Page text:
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You ain't seen nothing yet


Richie Power, Kilkenny, in action against Ryan O'Dwyer, left, and Michael Carton, Dublin. Picture: David Maher / SPORTSFILE

Richie Power, Kilkenny, in action against Ryan O'Dwyer, left, and Michael Carton, Dublin. Picture: David Maher / SPORTSFILE

Conal Keaney, Dublin. Picture: David Maher/SPORTSFILE

Conal Keaney, Dublin. Picture: David Maher/SPORTSFILE


Richie Power, Kilkenny, in action against Ryan O'Dwyer, left, and Michael Carton, Dublin. Picture: David Maher / SPORTSFILE

DUBLIN'S hurlers know precisely what to expect this week. Because not since night began following day has a succession seemed so certain as the underdogs-always-lose-replays line which will dominate coverage and conversation of their Sunday just gone and Saturday to come.

"The backlash from Kilkenny and 'you only get one chance' and all this kind of stuff," acknowledged Conal Keaney of the inevitable slant which from which their achievement of a draw with Brian Cody's All-Ireland champions will be viewed and the absolute expectation of normal service resuming next Saturday. "But we're still in the Championship and we're going to give it another crack next Saturday."

Which is as straight-forward an assessment of where Dublin lie now as you're going to get this week. And there was, it must be noted, no great hysteria outside or inside the Dublin dressing-room on Sunday, no defiant statements of intent and little palpable feeling of massive regret.

"It's a very good result for us," acknowledged David Treacy calmly, perhaps reflecting best the contrast between the measured and practical way in which Dublin reacted to the result and the shock with which everyone else did.

"A lot of people didn't really give us a chance. But we feel that we had our minds right and everything right so we felt confident enough going into the match. It could have gone either way towards the end. We were delighted not to have lost but slight feelings that we left something behind us as well."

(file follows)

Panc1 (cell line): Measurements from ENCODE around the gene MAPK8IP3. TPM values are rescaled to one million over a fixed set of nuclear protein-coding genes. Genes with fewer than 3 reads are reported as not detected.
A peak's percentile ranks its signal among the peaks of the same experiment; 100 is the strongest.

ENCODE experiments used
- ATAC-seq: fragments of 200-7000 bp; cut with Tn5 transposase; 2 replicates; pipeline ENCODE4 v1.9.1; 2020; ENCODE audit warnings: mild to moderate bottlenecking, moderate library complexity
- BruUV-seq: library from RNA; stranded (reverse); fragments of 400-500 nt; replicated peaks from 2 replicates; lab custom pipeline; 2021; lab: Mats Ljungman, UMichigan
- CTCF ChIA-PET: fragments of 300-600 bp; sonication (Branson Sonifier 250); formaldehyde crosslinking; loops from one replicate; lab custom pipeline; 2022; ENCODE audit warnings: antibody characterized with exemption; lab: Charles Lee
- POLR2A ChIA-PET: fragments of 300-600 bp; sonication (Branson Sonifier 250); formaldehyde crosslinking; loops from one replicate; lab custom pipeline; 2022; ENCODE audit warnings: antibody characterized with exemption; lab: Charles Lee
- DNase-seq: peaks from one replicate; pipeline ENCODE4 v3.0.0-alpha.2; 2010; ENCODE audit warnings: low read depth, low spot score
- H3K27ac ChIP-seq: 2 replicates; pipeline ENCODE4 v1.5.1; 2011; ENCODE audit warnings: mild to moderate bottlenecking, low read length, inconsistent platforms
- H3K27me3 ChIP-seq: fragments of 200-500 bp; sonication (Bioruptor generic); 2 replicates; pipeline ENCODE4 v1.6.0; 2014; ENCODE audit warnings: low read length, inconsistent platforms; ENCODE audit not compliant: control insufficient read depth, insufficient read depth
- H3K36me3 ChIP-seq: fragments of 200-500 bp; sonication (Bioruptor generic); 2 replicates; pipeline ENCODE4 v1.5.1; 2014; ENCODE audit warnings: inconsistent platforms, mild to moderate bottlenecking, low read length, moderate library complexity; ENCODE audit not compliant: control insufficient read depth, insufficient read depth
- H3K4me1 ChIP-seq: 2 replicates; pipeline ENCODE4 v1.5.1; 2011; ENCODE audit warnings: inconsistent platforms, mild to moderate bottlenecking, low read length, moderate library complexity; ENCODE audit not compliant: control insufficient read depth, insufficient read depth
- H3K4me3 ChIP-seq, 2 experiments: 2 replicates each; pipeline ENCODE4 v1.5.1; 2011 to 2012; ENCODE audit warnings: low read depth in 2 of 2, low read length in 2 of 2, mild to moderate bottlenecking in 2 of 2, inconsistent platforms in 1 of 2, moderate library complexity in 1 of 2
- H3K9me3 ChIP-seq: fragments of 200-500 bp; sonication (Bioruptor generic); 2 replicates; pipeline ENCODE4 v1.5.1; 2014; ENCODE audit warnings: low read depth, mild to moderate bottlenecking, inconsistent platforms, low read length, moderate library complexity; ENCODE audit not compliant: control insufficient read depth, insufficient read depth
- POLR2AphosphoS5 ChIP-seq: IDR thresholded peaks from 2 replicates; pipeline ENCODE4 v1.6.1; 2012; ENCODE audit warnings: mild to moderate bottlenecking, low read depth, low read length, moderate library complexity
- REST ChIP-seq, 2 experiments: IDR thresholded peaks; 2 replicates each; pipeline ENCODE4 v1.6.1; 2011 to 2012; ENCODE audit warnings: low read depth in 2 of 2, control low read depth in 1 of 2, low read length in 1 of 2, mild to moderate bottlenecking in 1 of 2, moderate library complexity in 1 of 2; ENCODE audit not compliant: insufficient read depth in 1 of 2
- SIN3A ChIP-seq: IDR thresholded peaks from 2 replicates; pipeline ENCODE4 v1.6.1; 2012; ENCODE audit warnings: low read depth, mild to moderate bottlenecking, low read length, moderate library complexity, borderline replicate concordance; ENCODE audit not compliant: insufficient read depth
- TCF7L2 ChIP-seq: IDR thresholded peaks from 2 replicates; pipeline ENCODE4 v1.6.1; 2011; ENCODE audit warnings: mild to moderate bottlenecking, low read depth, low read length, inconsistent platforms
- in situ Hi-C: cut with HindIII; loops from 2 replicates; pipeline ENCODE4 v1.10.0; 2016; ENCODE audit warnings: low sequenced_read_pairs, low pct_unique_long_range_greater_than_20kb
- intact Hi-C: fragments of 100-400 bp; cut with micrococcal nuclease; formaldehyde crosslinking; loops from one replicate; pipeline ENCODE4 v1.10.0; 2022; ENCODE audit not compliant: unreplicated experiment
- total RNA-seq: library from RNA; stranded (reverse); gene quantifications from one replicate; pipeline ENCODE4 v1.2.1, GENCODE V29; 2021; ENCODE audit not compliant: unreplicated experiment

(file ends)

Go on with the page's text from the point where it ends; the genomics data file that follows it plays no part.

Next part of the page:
The significance of the result – outside a purely pragmatic context – is hard to scale exactly.

After last year's humbling by Kilkenny and subsequent collapse to Clare, it seemed entirely plausible that the cycle of this team was concluding somewhat ingloriously and that perhaps Anthony Daly's time was coming to an end or at least, a re-generation of the group was badly needed.


The new season brought no new blood and a decent Division 1B campaign but nothing – absolutely nothing – that suggested that Dublin had in their locker what they produced on Sunday: the most significant result of Daly's reign and unarguably their best performance.

So yes, Dublin proved a point. But that, according to Keaney, was only a by-product of the day.

"I don't think it's really about that," he insisted. "We have to prove it to ourselves more than anything.

"We let ourselves down a couple of times before and it was about really producing a performance which was good enough and that we were happy with. I don't think we really did that (on Sunday) either.

"I think in the first 10 or 15 minutes we were kinda nervous and waiting to see what they'd be like and what kind of a team they'd have.

"I think if we just concentrate on ourselves we won't be far off it."

In a cold, hard hurling context, the signs for Dublin are good. Peter Kelly's unflappable demeanour was only momentarily ruffled by Walter Walsh's goal in yet another excellent, high-octane display at full-back, while Paul Schutte alongside contributed his best performance in a Dublin jersey.

Liam Rushe, a five-minute spell of aerial brilliance to his name, showed signs of recapturing his best form in a position and against a man (Richie Power) which will both be vital on Saturday night while Johnny McCaffrey had his best game for Dublin for an age, operating primarily as a spare man as Brian Cody dropped a player, Cillian Buckley, back into defence.

Conal Keaney, particularly in the last 10 minutes, put in a Trojan effort while the contributions of both Dotsy O'Callaghan (sure to start the next day) and Mark Schutte from the bench will give Daly plenty of room for tactical manoeuvre next week.


"They caught us last year and a lot of people were saying it would be great to get another chance but on our form, we have been playing well," insisted Treacy. "We played well against Wexford. We thought we were in a good place. We knew if we got our game right that we could have a good performance."

And it's not as if Dublin produced some tactical nuance or gimmick which Kilkenny weren't expecting which directly contributed to their dominance and now, after failing to manufacture the win, their cover is blown.

"I think we all performed pretty well, we all worked very hard," Keaney summed up.

"We didn't let anything external affect us and I think that's the way for next week, just keep the head down and it's a game of hurling at the end of the day.

"If we produce a performance like that, it'll be good enough again."